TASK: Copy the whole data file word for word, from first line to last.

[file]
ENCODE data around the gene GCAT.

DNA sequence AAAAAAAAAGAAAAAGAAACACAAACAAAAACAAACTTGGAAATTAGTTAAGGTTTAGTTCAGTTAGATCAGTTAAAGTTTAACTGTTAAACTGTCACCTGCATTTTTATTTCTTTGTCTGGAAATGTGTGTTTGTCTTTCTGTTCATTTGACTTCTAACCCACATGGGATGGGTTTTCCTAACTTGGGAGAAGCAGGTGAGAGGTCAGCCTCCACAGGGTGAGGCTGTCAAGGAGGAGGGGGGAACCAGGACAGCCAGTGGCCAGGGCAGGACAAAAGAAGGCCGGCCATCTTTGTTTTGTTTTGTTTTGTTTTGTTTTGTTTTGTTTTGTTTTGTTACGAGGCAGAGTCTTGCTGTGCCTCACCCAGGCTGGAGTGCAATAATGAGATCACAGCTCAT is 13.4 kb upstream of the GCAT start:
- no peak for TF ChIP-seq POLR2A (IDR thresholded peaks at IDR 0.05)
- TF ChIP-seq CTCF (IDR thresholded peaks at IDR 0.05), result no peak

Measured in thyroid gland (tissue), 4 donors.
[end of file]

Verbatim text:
ENCODE data around the gene GCAT.

DNA sequence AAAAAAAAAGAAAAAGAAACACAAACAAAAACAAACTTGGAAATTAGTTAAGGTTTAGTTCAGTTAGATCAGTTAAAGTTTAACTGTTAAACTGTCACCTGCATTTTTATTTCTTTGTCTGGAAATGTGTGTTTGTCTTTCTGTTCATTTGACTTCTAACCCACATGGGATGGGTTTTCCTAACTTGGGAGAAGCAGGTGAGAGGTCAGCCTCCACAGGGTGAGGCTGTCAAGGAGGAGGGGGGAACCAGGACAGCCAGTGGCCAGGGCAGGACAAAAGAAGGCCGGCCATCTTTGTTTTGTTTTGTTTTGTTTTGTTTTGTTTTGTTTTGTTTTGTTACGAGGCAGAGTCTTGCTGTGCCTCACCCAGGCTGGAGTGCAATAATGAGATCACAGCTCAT is 13.4 kb upstream of the GCAT start:
- no peak for TF ChIP-seq POLR2A (IDR thresholded peaks at IDR 0.05)
- TF ChIP-seq CTCF (IDR thresholded peaks at IDR 0.05), result no peak

Measured in thyroid gland (tissue), 4 donors.